Finance

Homebuyers warned not attempt their own conveyancing to save money

Trying to save money by doing your own conveyancing is likely to land you in deep water, legal experts have suggested.

Warren Lewis
|
2nd November 2018
Law

Trying to save money by doing your own conveyancing is likely to land you in deep water, legal experts have suggested.

With house prices continuing to rise, buyers are increasingly looking for ways to minimise the financial outlay, including through so-called ‘DIY’ conveyancing.

Research reveals the average ‘upfront cost’ of purchasing a home in the UK exceeds £38,000 — this refers to the fees that a purchaser must pay for the sale to go through. Costs include stamp duty, deposit and valuation fee.

However, while the DIY route may help to save £300 to £600 — a fraction of overall purchase costs — it also opens buyers up to huge risks.

Caroline Murray, partner and head of the property department at Graysons Solicitors in Sheffield, said: “Although doing your own conveyancing is legal, and possible in theory, you can only act for yourself in very few situations — either a transfer of equity, a cash purchase (so no mortgage) or a sale with no existing mortgage to redeem. Even then, it can cause a number of problems.

All the paperwork involved requires a huge commitment of time and effort, not to mention a strong understanding of property law.

But perhaps the biggest obstacle is that individual homebuyers do not have negligence insurance — this is only available to qualified legal professionals — which means that if you make a mistake in the conveyancing process you’ll be personally liable and the cost would end up being considerably higher."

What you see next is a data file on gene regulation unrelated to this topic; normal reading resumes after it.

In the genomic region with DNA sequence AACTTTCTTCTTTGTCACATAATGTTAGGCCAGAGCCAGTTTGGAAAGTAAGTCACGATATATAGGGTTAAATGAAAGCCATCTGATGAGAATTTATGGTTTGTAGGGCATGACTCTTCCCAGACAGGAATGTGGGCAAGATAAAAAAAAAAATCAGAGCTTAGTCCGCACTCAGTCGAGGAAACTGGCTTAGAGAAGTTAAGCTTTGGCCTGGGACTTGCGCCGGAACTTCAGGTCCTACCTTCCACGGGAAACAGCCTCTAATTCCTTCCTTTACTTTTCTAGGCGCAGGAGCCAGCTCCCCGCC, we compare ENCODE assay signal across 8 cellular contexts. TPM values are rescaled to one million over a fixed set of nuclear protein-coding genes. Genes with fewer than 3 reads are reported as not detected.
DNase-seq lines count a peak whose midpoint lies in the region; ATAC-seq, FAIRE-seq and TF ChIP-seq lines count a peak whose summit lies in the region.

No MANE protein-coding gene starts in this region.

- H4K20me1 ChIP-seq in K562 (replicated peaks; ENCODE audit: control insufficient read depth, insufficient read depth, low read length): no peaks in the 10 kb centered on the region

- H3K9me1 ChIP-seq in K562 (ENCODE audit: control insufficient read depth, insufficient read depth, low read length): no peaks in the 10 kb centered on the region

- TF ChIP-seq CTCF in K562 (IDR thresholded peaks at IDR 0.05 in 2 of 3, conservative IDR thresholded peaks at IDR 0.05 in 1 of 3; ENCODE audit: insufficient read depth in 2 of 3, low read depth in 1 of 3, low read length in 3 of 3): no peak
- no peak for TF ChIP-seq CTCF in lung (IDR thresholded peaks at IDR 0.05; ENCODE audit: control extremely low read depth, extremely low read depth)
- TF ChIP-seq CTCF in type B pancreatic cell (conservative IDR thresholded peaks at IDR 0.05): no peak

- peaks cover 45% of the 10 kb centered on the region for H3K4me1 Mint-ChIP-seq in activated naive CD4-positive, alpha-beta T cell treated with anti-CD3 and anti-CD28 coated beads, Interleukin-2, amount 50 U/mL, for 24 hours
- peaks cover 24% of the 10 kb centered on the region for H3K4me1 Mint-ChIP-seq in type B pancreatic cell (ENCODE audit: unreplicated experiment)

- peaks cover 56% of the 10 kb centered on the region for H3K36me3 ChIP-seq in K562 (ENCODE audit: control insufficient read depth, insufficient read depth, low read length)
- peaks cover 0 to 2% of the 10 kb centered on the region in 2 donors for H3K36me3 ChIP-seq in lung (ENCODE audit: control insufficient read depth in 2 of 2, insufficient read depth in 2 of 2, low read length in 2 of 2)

In addition, a small number of mortgage lenders appoint their own solicitor to look after their interests before agreeing to lend money — a service which is charged to the buyers, meaning they will still be paying for conveyancing without any of the legal protection for themselves.

HM Land Registry also points out that ‘depending on the type of transaction, there can be quite a lot of legal and financial aspects that will need to be covered in the preparation of the documents. These may not be part of the standard forms’.

According to research from TotallyMoney, it is the unforeseen and hidden aspects of buying a home that ramp up the overall cost, rather than typical outlays such as deposits, estate agent and solicitors’ fees.

The study says that commissioning surveys, fixing cracks and replacing the boiler — among other potential costs — can represent up to 40% of the total upfront cost.

Caroline concluded: “There’s no doubt that purchasing a property is one of the biggest financial commitments people can make. But for that reason it’s not advisable to cut corners for the sake of attempting to save a relative fraction of the overall costs.

Alongside the risk of bearing full responsibility for any possible mistakes, such buyers also face the difficulty of liaising with the sellers’ solicitor without having a conveyancing licence or extensive knowledge and experience of property law. For this reason we strongly advise against DIY conveyancing, and advocate using the services of a reputable conveyancing solicitor.”

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